Always scan the road ahead and anticipate potential risks.
Focus on the controls, including the speedometer, rather than the road.
Not be concerned with hazards, because hazards are minimal on the roadway.
Always look ahead, but try not to look for hazards.

When riding, always look well ahead of your vehicle to help you anticipate potential hazards. Doing this will help you react to hazards before meeting them.

5. Most motorcycles:
Have only a front brake.
Have only a rear brake.
Have brakes in both the front and rear.
Have three brakes: one in the front, one in the rear, and an emergency brake.

Motorcycles generally have two brakes, one for the front wheel and one for the rear wheel.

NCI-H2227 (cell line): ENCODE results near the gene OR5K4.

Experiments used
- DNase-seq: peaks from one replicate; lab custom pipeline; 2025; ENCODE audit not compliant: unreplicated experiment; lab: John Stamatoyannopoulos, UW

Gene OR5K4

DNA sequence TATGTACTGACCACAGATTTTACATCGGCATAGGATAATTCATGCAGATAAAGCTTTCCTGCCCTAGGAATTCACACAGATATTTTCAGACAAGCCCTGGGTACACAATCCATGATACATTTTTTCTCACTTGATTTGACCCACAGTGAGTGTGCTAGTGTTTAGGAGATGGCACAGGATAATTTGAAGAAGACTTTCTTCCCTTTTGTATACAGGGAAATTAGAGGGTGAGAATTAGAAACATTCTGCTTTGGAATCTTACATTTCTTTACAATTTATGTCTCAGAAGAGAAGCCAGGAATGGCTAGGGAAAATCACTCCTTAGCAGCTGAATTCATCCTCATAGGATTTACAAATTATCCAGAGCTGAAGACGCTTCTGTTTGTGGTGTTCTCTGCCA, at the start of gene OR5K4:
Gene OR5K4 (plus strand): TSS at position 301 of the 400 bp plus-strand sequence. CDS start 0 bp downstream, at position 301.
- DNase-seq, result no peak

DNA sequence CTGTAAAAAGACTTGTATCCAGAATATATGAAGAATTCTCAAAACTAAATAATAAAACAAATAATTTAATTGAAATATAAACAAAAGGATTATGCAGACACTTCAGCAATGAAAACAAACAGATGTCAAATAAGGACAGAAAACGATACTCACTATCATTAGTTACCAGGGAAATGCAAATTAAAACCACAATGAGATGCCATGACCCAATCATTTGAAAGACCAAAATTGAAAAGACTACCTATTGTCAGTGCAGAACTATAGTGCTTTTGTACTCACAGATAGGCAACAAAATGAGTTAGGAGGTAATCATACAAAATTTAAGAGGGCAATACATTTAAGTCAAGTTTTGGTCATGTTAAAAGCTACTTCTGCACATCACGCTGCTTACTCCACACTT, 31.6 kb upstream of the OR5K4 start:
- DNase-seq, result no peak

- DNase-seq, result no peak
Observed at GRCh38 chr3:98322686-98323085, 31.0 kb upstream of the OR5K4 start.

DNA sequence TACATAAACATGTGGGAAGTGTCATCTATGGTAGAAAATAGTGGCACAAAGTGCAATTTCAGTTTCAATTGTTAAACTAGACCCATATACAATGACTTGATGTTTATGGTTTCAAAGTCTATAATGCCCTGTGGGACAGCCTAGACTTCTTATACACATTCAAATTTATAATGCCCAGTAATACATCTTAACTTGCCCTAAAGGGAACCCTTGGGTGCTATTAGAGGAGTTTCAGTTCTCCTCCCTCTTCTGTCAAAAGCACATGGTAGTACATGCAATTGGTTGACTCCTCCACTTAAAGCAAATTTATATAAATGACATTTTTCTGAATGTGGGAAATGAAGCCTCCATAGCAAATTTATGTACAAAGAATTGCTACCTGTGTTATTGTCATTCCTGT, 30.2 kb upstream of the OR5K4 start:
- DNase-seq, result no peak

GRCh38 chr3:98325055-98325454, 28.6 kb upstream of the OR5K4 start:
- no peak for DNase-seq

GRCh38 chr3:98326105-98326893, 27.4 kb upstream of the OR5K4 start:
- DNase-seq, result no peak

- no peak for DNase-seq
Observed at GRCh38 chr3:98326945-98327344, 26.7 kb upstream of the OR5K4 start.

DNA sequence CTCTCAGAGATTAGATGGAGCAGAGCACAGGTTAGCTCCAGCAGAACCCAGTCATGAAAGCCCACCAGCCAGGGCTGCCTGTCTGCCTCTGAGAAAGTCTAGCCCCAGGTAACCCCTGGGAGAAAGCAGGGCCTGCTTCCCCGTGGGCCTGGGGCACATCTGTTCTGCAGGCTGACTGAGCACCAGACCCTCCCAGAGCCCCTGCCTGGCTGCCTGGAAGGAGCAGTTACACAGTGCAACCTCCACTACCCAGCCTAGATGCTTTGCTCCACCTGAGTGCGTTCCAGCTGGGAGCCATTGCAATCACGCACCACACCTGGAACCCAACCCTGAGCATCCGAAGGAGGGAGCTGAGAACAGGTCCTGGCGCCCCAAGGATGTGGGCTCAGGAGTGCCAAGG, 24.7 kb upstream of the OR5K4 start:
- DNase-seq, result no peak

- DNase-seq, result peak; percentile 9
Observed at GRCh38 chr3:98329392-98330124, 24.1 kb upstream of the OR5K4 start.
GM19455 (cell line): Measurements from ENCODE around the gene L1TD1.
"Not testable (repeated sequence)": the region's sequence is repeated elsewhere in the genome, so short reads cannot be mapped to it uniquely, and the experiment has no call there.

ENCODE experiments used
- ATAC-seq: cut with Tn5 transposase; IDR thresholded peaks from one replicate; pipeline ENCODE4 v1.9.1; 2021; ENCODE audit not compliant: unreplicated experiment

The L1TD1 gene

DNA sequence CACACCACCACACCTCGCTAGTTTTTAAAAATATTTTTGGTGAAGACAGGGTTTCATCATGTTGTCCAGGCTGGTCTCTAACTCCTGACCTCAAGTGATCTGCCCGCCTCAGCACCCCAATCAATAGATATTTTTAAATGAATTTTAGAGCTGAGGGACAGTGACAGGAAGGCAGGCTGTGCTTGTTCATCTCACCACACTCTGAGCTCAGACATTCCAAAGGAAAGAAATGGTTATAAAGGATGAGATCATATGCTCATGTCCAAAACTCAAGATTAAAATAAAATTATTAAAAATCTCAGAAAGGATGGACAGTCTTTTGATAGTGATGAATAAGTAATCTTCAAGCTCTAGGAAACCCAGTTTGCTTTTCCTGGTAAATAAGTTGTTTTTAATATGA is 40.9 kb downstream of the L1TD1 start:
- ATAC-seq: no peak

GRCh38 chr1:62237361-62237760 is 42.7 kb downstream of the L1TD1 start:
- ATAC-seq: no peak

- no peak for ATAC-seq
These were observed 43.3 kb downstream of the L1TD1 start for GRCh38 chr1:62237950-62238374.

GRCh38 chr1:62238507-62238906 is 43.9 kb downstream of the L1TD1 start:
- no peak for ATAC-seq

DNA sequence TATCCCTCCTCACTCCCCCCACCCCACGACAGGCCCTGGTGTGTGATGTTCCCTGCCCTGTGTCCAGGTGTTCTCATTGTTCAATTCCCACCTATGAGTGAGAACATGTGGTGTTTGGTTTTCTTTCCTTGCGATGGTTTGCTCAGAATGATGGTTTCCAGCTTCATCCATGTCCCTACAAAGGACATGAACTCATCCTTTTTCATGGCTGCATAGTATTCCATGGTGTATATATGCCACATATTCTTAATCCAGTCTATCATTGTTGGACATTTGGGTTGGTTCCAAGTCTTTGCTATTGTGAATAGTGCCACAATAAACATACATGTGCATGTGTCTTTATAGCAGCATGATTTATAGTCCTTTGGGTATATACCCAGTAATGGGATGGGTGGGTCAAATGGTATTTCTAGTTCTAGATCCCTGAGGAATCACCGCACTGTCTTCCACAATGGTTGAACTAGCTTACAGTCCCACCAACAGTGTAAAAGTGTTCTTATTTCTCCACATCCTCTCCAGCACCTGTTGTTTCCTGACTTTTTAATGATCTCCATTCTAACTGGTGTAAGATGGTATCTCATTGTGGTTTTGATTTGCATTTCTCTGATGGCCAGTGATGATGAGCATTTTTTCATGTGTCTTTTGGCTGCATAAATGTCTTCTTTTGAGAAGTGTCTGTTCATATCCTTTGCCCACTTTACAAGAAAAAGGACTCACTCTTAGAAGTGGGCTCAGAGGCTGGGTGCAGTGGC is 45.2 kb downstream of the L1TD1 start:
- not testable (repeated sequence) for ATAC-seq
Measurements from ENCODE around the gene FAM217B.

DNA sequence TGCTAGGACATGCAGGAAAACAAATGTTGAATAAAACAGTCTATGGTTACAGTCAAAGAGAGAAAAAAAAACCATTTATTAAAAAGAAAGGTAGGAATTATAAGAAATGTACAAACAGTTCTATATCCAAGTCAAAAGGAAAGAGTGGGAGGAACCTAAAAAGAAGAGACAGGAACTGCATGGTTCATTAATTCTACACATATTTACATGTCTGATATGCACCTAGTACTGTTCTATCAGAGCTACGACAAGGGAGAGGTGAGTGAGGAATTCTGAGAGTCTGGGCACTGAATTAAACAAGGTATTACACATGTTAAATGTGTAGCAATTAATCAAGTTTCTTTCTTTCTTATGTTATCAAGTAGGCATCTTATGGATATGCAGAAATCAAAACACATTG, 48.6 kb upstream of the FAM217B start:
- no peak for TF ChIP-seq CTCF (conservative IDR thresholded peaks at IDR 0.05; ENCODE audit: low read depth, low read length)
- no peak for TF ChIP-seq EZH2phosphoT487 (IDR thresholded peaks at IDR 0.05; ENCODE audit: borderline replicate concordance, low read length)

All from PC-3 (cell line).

6. When traveling in a group, riders should:
Spread out to make the group easier to see.
Stay close together to make the group easier to see.
Separate occasionally.
Ride in pairs.

When riding in a group, riders should maintain close ranks while also allowing adequate space cushions around each rider. Staying close together makes the group easier to see and reduces the risk that riders will become separated. Riders should not pair up because doing so does not allow adequate room for them to maneuver.

7. When a motorcycle is leaning while going through a corner:
The amount of traction available for braking is reduced.
The amount of traction available for braking is increased.
The brakes work more smoothly than usual.
The motorcycle has more stability than usual.

Any time a motorcycle is leaning, there is less traction available for braking. It is usually best to apply the brakes before entering a turn or curve.